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Math Help - Differentiation Problem

  1. #1
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    Differentiation Problem

    Hi

    I have a question on a paper that I have to solve though I have become unsure as to what to do.

    The problem is as follows

    Given that y=16x+x^-1, find the two values of x for which dy/dx = 0.

    When I differentiate I get 16 + x^-2 or 16 + 1/x^2

    to remove the fraction I multiply both sides by x^2 giving

    16x^2 + 1 = 0

    so dy/dx = 0 -> 16x^2 + 1 = 0.

    I thought to obtain the two values of x you have to factorise the quadratic, and I am not sure how to do this given the form of the derived equation.

    Any help with this would be gratefully appreciated.

    Thank You

    David
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  2. #2
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    Quote Originally Posted by DavidRUK View Post
    Hi

    I have a question on a paper that I have to solve though I have become unsure as to what to do.

    The problem is as follows

    Given that y=16x+x^-1, find the two values of x for which dy/dx = 0.

    When I differentiate I get 16 + x^-2 or 16 + 1/x^2 Mr F says: This is wrong. It should be 16 - x^-2 or 16 - 1/x^2.

    to remove the fraction I multiply both sides by x^2 giving

    16x^2 + 1 = 0

    so dy/dx = 0 -> 16x^2 + 1 = 0.

    I thought to obtain the two values of x you have to factorise the quadratic, and I am not sure how to do this given the form of the derived equation.

    Any help with this would be gratefully appreciated.

    Thank You

    David
    ..
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  3. #3
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    Quote Originally Posted by DavidRUK View Post

    Given that y=16x+x^-1, find the two values of x for which dy/dx = 0.

    When I differentiate I get 16 + x^-2 or 16 + 1/x^2

    This is not completly correct

     <br />
y=16x+x^{-1} \implies \frac{dy}{dx}= 16-x^{-2}<br />

    Now finish it off as you were.
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  4. #4
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    Other than that error in differentiating it looks like your main doubt was:
    I thought to obtain the two values of x you have to factorise the quadratic, and I am not sure how to do this given the form of the derived equation.
    Since there is no x^1 term in the quadratic, you don't need to factorise anything.

    You have \frac{dy}{dx}= 16- \frac{1}{x^2} = 0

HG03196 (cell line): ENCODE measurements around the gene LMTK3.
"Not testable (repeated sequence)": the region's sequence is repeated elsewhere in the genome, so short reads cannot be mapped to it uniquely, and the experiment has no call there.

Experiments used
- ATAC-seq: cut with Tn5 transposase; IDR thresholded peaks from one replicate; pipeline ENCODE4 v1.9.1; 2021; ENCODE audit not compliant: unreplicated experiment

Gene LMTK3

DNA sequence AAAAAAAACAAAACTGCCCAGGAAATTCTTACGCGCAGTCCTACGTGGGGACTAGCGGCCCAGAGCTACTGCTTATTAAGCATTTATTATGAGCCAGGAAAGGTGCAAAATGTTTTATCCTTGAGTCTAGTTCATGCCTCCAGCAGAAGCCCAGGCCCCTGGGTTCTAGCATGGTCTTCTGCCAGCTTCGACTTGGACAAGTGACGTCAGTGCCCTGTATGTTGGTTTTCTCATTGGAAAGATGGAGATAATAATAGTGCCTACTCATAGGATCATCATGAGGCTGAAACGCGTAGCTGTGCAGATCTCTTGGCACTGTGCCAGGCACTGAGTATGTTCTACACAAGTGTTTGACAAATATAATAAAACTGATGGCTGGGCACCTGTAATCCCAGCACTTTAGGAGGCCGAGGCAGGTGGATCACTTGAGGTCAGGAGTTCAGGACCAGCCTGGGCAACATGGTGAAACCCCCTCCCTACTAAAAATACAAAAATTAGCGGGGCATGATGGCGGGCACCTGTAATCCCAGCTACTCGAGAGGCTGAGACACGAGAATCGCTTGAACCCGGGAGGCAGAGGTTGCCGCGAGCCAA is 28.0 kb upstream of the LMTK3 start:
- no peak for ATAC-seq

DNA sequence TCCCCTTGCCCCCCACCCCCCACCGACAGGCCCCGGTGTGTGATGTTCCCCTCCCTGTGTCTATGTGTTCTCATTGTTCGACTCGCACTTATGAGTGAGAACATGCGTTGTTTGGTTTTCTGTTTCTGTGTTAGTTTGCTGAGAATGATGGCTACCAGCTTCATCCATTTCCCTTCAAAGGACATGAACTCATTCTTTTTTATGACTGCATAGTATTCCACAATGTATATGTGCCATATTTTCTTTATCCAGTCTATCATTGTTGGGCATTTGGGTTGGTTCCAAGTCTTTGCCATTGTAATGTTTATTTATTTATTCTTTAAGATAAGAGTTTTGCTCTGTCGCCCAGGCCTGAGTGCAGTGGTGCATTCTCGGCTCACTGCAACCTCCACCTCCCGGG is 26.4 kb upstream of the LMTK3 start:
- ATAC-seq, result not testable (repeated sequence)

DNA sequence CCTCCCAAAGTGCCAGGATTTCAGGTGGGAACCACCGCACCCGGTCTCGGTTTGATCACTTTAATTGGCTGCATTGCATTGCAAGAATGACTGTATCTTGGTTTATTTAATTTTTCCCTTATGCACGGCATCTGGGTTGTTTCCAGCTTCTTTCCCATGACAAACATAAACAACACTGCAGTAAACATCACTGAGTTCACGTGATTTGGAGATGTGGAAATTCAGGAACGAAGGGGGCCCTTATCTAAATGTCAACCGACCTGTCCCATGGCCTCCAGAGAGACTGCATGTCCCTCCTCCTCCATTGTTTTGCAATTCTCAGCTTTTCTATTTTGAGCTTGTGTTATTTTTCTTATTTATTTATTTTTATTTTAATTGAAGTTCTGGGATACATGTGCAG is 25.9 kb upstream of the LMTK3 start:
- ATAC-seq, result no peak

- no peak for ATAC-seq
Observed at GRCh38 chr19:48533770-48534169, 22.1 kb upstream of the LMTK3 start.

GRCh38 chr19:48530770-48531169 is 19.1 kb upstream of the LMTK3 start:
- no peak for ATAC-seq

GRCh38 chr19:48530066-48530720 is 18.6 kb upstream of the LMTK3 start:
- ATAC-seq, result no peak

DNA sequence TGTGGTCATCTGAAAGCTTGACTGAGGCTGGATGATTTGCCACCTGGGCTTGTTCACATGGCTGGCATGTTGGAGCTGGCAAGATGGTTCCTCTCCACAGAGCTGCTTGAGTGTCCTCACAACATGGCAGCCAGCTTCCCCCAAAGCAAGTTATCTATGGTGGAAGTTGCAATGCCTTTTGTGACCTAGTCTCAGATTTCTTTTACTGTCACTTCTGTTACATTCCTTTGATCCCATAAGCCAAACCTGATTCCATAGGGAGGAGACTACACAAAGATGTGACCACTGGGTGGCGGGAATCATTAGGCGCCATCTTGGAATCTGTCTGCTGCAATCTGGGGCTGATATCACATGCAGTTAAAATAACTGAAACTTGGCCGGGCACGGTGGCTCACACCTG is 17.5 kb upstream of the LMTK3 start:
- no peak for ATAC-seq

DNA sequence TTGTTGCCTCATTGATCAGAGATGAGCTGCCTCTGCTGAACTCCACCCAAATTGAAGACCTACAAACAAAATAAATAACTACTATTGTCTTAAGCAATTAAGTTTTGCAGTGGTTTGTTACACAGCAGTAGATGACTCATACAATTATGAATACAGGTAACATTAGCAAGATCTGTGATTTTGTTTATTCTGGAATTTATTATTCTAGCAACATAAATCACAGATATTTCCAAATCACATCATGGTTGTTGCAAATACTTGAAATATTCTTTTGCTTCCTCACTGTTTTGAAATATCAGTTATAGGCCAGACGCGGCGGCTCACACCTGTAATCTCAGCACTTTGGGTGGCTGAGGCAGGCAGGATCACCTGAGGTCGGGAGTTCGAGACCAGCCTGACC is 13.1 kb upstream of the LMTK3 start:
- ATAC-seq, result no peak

I wont tell you the full solution unless you want me too; I'm sure you can see what to do. You need to do some simple algebra and then remember to think about whether you need +.
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  5. #5
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    Sorry about that. I got so caught up in the problem i forgot to bring the -1 down to change the sign.

    I am still not sure how to find two values for x though.
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  6. #6
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    Quote Originally Posted by DavidRUK View Post
    Sorry about that. I got so caught up in the problem i forgot to bring the -1 down to change the sign.

    I am still not sure how to find two values for x though.
    I don't see how you can be studying calculus and not know how to solve an equation like 16- \frac{1}{x^2} = 0. That is very worrying and suggests life is going to be very tough for you unless you get remedial help in pre-calculus ....

    The most obvious approach is

    \frac{1}{x^2} = 16

    \Rightarrow x^2 = \frac{1}{16}

    etc.
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  7. #7
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    You have no idea...
    Try doing anything with a screaming baby and a sick wife..
    Also I have been up since 4:30AM.

    Not good.

    Thanks though.. I will go and practice.
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  8. #8
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    Quote Originally Posted by DavidRUK View Post
    You have no idea...
    Try doing anything with a screaming baby and a sick wife..
    Also I have been up since 4:30AM.

    Not good.

    Thanks though.. I will go and practice.
    I'm sorry to hear that.

    (Note that 99 times out of 100 there is no "screaming baby and a sick wife" ....)
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